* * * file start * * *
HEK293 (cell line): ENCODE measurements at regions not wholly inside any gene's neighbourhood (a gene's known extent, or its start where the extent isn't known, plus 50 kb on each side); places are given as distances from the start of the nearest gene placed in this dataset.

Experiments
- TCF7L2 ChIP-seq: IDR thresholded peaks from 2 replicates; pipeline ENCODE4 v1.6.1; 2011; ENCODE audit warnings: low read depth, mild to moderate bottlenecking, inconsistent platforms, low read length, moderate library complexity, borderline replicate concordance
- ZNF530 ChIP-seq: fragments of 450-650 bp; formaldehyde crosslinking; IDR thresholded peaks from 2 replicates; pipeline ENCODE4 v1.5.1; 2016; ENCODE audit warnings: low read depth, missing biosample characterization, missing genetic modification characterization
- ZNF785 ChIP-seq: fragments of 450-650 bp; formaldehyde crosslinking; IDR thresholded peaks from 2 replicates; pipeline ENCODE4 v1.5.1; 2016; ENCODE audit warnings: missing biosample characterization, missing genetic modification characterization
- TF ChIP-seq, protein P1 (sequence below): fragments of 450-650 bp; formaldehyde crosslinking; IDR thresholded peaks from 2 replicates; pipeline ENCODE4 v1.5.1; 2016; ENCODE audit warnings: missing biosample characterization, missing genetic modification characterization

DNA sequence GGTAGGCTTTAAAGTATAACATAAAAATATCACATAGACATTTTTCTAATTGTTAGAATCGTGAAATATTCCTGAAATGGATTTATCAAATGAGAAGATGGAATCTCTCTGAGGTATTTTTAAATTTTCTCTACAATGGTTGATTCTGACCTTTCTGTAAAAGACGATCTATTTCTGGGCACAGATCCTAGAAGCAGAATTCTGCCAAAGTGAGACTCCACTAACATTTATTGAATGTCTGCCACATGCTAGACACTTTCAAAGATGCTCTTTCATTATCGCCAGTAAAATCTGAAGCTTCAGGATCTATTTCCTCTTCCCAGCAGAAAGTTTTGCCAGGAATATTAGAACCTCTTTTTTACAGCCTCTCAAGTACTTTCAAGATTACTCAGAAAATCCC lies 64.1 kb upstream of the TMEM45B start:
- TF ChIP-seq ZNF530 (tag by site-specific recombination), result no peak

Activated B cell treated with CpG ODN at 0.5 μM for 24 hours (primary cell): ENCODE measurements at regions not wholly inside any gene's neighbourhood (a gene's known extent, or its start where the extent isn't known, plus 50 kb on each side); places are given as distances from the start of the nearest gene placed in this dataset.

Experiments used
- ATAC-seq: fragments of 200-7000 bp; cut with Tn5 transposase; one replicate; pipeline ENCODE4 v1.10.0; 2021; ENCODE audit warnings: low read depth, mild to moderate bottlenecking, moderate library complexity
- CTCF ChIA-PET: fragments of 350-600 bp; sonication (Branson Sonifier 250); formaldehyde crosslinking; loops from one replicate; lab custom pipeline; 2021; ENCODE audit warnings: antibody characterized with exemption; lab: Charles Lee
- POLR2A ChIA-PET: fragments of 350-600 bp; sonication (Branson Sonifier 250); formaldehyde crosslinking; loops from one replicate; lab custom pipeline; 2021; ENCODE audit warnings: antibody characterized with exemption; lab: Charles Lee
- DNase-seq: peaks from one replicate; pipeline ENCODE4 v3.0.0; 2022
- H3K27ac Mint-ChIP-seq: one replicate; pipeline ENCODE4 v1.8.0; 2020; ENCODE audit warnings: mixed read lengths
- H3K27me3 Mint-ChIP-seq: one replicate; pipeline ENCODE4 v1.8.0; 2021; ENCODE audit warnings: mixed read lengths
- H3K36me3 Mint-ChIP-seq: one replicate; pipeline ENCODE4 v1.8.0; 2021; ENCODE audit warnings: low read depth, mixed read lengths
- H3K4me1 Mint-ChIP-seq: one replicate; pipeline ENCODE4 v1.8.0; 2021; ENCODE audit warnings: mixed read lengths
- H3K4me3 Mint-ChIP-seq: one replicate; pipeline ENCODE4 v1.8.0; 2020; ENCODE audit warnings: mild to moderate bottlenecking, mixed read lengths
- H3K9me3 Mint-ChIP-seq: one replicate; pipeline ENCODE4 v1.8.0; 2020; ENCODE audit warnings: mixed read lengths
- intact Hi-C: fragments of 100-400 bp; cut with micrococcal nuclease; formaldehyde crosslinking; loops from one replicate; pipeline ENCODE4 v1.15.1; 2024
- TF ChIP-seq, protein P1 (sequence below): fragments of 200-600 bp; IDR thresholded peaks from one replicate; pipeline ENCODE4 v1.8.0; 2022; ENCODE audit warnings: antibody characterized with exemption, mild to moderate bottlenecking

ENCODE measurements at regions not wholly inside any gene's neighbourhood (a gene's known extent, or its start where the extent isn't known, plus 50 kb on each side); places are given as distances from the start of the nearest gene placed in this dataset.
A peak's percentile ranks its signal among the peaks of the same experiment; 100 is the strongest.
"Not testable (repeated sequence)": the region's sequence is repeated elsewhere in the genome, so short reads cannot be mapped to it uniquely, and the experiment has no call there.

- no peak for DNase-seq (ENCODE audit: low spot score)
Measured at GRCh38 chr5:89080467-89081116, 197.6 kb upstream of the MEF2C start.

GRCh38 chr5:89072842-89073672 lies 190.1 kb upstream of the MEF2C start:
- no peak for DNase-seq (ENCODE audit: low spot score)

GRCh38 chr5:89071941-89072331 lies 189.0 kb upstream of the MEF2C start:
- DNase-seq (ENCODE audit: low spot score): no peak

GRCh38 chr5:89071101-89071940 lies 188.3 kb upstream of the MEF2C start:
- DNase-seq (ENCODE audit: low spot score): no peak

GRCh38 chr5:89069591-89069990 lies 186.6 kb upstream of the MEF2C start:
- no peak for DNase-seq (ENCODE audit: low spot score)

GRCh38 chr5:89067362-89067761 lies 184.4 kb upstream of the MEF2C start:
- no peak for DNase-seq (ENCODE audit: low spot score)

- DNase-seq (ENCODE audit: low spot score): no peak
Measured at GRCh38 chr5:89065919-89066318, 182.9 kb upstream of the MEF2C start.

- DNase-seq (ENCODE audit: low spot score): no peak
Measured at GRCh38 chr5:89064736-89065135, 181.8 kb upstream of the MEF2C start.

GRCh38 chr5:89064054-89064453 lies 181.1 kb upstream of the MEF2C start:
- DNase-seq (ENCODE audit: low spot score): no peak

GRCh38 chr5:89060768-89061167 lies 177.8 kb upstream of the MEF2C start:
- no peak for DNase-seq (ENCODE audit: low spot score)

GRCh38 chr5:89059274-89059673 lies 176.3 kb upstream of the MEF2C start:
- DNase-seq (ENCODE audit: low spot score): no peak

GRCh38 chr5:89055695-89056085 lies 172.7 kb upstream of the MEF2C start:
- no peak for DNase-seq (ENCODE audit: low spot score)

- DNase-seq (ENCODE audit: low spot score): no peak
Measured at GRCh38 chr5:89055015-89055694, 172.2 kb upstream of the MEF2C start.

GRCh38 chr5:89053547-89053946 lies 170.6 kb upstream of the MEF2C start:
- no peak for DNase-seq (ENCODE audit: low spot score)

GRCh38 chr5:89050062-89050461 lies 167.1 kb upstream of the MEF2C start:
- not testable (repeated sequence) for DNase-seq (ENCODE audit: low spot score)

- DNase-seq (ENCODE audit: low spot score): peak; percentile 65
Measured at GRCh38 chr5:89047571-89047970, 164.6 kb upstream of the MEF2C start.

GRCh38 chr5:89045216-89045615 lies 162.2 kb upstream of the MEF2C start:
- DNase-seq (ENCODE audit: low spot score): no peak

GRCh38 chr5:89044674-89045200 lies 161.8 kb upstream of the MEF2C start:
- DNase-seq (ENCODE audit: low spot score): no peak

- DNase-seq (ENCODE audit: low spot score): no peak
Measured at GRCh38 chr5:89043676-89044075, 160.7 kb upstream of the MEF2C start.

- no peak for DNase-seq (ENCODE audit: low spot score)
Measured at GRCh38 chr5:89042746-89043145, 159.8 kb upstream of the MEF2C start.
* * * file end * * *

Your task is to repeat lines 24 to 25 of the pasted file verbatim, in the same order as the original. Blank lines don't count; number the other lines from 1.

A peak's percentile ranks its signal among the peaks of the same experiment; 100 is the strongest.
"Not testable (repeated sequence)": the region's sequence is repeated elsewhere in the genome, so short reads cannot be mapped to it uniquely, and the experiment has no call there.